The newest acquisition at the Air and Space Museum is an artist in residence. He is Frederick Eversley, 36, the California sculptor. His appointment seems appropriate for artists and the space folks have been allies from the start.
Artists vary widely, but there are certain subjects that they can't resist, nymphs, for one, or the look of light on landscape, or voyaging and speed. When horses were the fastest things around artists showed us horses. Then they as fond of boats, sails, storms and the sea. Icarus Leonardo, Audubon and O'Keefe have all been moved by flight. When our astronauts took off, all sorts of well-known artists (Robert Rausehenberg, Norman Rockwell, Merris Graves, Red Grooms) were there to see them leave.
When our space program began, artist in residence Eversley was not yet an artist. He was an aerospace engineer. That's not the only reason Eversley was chosen, but it didn't hurt.
Eversley already has made it as a sculptor. Seven years ago he was the subject of a solo show at the Whitney Museum in New York. Four artists, all well-known were considered by the Museum: Eversley, Rauschenberg, Graves and painter Richard Diebenkorn. When the others couldn't make it. Eversley was asked.
He was born and raised in Brooklyn (his grandfather still lives in Brooklyn's oldest house). In 1963, Fred Eversley graduated from Carnegie Tech as an electrical engineer. He was going to go on to be a biomedical engineer (he'd won a four-year fellowship), but instead he went to Mexico. Then he took a job.
He'd already worked for North American Aviation (on radar) and for Republic Aviation (molding metal with explosives) when he was hired by California's Wyle Laboratories as a designer of testing instruments for NASA, Apollo - and the Metroliner, too.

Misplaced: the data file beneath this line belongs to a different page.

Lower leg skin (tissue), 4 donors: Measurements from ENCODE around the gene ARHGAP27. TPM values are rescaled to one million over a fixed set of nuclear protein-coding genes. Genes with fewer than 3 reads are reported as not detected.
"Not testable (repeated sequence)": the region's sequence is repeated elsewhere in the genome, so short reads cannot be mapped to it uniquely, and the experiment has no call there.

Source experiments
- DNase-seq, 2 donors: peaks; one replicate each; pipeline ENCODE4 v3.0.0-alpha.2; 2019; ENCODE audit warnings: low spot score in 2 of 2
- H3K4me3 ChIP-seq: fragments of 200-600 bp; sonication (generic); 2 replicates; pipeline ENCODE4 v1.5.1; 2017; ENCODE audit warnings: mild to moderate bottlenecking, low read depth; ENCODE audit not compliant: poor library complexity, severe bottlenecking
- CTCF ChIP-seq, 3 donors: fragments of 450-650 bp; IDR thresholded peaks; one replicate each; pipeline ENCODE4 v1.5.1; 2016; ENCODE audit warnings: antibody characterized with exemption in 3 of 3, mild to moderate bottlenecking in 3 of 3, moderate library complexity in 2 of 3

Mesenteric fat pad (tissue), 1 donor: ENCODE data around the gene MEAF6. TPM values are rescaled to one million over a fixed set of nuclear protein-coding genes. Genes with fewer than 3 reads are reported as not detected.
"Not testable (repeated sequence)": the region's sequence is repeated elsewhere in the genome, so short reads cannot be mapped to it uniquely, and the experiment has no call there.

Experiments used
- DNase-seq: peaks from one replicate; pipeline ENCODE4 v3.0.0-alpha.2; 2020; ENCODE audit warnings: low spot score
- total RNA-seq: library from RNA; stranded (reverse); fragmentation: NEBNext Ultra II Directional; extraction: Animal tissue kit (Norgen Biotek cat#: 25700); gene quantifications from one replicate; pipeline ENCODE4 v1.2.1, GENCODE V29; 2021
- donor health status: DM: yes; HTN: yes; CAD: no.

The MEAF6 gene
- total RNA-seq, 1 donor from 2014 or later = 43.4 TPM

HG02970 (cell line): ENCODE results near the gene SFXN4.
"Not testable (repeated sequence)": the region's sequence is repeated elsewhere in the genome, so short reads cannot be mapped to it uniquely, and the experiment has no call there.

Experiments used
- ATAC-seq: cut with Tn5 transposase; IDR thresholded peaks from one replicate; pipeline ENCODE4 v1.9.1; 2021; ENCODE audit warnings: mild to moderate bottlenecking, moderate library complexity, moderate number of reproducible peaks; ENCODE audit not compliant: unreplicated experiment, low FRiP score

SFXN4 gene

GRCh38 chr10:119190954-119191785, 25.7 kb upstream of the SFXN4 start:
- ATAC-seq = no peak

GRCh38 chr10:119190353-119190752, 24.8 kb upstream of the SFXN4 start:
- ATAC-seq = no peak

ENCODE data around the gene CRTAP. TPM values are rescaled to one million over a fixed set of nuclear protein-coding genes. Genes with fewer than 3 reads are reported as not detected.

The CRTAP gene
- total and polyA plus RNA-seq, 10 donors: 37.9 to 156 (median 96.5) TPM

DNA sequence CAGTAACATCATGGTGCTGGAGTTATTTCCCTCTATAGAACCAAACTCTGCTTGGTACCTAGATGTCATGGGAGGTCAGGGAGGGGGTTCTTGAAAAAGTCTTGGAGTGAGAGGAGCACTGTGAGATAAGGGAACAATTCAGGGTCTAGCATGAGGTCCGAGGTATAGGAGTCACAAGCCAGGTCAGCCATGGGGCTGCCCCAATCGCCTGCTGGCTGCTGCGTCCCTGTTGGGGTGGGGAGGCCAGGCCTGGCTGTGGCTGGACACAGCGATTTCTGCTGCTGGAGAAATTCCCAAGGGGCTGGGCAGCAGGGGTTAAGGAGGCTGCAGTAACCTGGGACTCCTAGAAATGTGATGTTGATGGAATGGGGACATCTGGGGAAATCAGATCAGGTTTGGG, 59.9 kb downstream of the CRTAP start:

"Those were the go-go years," said Eversley, "and I played the market. By 1967, I'd made enough to quit." As a young mam he had loved the Greenwich Village art scene. He had acted, danced and played the five string banjo. Now he had the freedom to try his hand at art.
First he made photographs. Then he found a way to encapsulate transparencies in wireless, glowing, cubes of plastic (he used 1-inch bulbs, the electricity provided with ultrasonic radiation). Then, he says, he dropped "the gadgetry, the tricks." Eversley is best-known new for the elegant and highly polished lenses, discs, and spheres he casts of plastic. He casts them centrifugally, using liguid polyester resins and a giant salvaged truntable that was used to turn the casings of the first atom bombs.
"Much California plastic art," says Eversley, "is an extension of the flash, the gleam, of polished custom cars and hot rods - but purified to the Nth degree. But I grew up in Brooklyn. I never had a hot rod. I come out of a scientific point of view."
Eversley had made it. He is working on commissions for the new Miami airport, for a hospital in Detroit, and a new hotel in Dallas. He is working now with "crystal balls," with lasers and with sculpture made of solid nickel. The Air and Space Museum will provide him with a studio and a stipend ($15,000 for nine months) and $5,000 for materials. Eversley will spend the year there looking, learning, making art. What will his new work look like? "Frankly I don't know."
"We don't either," said Jim Dean of the museum. "But that's not the point. We want his presence in the building. We want him to talk to people, do his work, and consider flight and space craft. We want him to consider what they have done to man."